The Economist 2015-08-05 features two mostly excellent articles:
- Time to fix patents (subtitle: “Ideas fuel the economy. Today’s patent systems are a rotten way of rewarding them”)
- A question of utility (subtitle: “Patents are protected by governments because they are held to promote innovation. But there is plenty of evidence that they do not”)
I especially enjoy the second starting with the 19th century, in what is usually an ahistorical debate:
THE Great Exhibition, staged in London in 1851, was intended to show off the inventive genius of Victorian Britain. In doing so it sparked a hardfought debate on intellectual property. On one side were public figures horrified at the thought of inviting the whole world to see the nation’s best ideas, only to have most of it go straight home and copy them. They called for the patent system to be made cheaper and easier to navigate, and for the rights it conferred to be more forcefully upheld. These demands, though, were met with a backlash. Supported by economic liberals who had successfully fought for the repeal of the protectionist Corn Laws a few years earlier, this side of the debate argued that free trade and competition were good for the economy; that patents were a restraint on both; and that therefore patents should be not reformed, but done away with.
The Economist, founded by opponents of the Corn Laws, was an enthusiastic promoter of this abolitionist movement. A leader in our July 26th issue that year thundered that the granting of patents “excites fraud, stimulates men to run after schemes that may enable them to levy a tax on the public, begets disputes and quarrels betwixt inventors, provokes endless lawsuits [and] bestows rewards on the wrong persons.” In perhaps our first reference to what are now called “patent trolls”, we fretted that “Comprehensive patents are taken out by some parties, for the purpose of stopping inventions, or appropriating the fruits of the inventions of others.”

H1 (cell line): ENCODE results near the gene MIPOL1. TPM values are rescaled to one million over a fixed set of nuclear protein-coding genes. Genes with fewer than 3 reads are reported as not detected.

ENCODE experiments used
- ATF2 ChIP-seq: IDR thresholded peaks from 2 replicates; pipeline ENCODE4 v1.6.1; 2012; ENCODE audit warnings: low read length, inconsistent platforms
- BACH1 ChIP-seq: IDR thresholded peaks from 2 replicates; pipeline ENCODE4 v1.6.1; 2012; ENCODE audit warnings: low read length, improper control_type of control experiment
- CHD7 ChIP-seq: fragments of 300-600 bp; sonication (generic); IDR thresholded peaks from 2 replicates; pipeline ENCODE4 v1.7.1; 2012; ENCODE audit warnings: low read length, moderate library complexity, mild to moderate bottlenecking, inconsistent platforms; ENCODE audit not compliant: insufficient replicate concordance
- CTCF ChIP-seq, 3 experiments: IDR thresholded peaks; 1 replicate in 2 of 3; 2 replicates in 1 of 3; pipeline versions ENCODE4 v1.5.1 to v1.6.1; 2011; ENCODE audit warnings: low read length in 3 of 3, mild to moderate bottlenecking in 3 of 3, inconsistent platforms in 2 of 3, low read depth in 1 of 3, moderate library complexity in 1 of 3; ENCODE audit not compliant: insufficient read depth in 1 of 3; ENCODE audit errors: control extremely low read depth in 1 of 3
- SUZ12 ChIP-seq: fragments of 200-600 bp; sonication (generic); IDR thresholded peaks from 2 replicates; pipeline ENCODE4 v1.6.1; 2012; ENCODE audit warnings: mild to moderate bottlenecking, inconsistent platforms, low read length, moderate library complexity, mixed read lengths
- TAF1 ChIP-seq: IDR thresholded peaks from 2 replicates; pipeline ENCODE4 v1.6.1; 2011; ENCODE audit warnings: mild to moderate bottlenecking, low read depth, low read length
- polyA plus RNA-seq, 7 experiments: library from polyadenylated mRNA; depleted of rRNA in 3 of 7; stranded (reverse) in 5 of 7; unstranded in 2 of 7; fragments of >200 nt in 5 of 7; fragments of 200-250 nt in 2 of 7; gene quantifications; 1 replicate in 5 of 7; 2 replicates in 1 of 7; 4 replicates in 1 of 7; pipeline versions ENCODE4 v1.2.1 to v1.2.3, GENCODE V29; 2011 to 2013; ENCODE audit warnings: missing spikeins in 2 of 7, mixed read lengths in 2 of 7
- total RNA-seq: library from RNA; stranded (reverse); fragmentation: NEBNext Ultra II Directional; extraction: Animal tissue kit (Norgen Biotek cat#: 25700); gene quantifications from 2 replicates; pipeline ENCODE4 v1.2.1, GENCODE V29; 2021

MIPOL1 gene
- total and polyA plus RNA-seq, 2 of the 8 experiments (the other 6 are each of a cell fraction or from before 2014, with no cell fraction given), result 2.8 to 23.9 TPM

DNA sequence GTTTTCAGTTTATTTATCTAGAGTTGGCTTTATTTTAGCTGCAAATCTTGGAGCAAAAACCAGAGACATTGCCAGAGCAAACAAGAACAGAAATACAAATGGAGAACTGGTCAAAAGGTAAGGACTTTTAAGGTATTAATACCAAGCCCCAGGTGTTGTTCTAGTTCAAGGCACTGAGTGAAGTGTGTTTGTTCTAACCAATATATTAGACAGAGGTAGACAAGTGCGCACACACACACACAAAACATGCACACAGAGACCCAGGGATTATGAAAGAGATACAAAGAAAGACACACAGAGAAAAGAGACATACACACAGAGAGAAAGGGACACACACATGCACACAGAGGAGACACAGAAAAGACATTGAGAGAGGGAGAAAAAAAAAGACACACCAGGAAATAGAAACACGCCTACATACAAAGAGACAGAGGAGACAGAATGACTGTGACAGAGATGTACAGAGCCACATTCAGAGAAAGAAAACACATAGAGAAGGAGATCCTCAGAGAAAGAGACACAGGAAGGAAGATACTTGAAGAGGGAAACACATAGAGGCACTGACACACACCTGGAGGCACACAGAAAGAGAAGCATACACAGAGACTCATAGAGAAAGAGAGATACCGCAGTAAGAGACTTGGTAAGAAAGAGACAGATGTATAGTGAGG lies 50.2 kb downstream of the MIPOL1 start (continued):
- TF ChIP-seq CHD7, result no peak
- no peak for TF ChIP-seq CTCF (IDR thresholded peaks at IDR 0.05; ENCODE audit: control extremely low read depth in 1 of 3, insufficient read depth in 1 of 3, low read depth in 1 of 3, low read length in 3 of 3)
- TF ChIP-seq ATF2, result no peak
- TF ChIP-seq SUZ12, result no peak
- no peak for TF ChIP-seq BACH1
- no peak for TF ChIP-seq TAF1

Arguing that patents “rarely give security to really good inventions” and fail at their job of encouraging innovation by rewarding inventors for their efforts, we backed the abolitionists in a debate over patent reforms then in Parliament. Our knockout argument: most of the wonders of the modern age, from mule-spinning to railways, steamships to gas lamps, seemed to have emerged without the help of patents. If the Industrial Revolution didn’t need them, why have them at all?
The debate raged on for years and through several changes of government. In 1883, though, Parliament decided that instead of killing patents, it would improve them.
Over the remainder of the century economists and others today called social scientists largely and tragically abandoned the field, leaving knowledge policy to lawyers and rentier industries.
Sadly today’s periodical agrees with the 1883 Parliament:
Today’s patent regime operates in the name of progress. Instead, it sets innovation back. Time to fix it.
Various fixes and a recommendation for more research are mentioned in the two articles. Of course abolition is not politically feasible at this time, or as one of the articles puts it, “would face an onslaught from the intellectual-property lobby.” But that’s no reason to grant freedom restricting regimes any legitimacy at all, as The Economist does with “abolition raises problems in terms of the ethics of property rights”.
The most significant flaw of the two articles is implicit acceptance of innovation as the top goal of knowledge policy. Yes, it is bad that patents have costs and have not been shown to increase innovation. But worse, they increase inequality and conflict. Property is the wrong institution for knowledge, period. The best reforms, commons-favoring ones, reorient the knowledge economy away from property, decrease the profits of and constituency for property, and further increase policy imagination for freedom.
Patents are not an institution that can be “fixed”; only mitigated and eventually abolished. Progress (freedom, equality, security, as well as innovation) requires fixing the knowledge economy, which produces and is produced by our institutions of knowledge regulation.